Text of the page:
Let's use "Tell me about a time when you had to use your management skills in order to complete a project on time." as an example of a STAR behavioral interview question.
In this instance, you could respond by relating the answer to a specific work situation by following the structure in the table below:
"In my previous role as a team leader for an engineering contractor, one of my responsibilities was to coordinate the efforts of multiple teams within a predefined workflow."
"The project's objective was to transfer the company's current inventory to a larger warehousing space by a three-month deadline."
"In order to meet this goal, I used an agile methodology that enabled different teams to work on distinct project phases simultaneously. For example, one team renovated a section of our new warehousing facility while another team transferred inventory to a completed section."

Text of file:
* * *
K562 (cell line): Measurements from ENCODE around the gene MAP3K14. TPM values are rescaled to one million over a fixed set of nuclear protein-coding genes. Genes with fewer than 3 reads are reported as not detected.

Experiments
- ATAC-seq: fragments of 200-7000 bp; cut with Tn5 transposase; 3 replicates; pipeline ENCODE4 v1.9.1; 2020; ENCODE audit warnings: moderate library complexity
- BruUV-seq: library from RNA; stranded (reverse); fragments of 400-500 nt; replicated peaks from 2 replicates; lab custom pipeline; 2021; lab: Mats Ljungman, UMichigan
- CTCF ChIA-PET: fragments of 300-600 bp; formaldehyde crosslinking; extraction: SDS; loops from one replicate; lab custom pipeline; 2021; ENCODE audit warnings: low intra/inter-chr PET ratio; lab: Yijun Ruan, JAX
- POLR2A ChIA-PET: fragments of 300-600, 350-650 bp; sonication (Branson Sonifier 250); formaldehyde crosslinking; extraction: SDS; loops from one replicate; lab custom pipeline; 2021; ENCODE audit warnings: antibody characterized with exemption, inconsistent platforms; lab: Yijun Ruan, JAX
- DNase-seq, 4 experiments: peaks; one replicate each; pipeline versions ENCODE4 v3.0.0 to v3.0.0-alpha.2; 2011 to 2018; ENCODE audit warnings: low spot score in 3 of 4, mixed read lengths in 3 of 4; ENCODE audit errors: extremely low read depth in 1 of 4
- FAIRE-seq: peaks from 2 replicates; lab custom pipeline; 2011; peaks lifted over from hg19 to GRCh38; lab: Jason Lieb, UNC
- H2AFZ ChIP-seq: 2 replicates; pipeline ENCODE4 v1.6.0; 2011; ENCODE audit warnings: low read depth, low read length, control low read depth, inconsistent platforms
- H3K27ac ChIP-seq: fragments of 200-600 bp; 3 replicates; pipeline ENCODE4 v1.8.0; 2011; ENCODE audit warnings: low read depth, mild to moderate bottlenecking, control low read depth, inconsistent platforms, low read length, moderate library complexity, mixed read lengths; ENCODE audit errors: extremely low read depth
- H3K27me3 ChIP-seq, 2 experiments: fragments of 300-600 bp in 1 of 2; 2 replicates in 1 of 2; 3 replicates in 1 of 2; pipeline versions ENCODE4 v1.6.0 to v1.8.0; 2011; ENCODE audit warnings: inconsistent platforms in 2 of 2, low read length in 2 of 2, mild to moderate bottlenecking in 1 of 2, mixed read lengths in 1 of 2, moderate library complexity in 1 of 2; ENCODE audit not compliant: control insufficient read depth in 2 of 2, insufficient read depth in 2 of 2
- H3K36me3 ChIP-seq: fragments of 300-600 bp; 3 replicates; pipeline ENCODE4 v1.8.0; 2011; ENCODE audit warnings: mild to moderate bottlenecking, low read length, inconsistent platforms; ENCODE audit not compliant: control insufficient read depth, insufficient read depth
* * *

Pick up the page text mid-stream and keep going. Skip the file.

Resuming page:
"We were able to fully transfer the company's inventory into the new facility two weeks ahead of schedule."
As you can see, applying the STAR interview approach doesn't have to be too complicated. However, it does require some forethought.
Here are some helpful tips to effectively answer STAR interview questions:
Provide relevant examples
Use examples that are directly relevant to the skills and qualities the employer is looking for. Customize your answers to showcase your fit for the role.
Prepare in advance
Thoroughly review your resume and think about past experiences that align with the job requirements for the role you're interviewing for. Practice answering some common interview questions with a friend in a mock interview session.
While having a storytelling element is important and can make your responses more memorable, be weary or straying away from the point. Stay focused and avoid providing unnecessary detail.
Share measurable results
Whenever possible, include quantifiable outcomes to demonstrate the effect of your actions and enhance the credibility of your responses.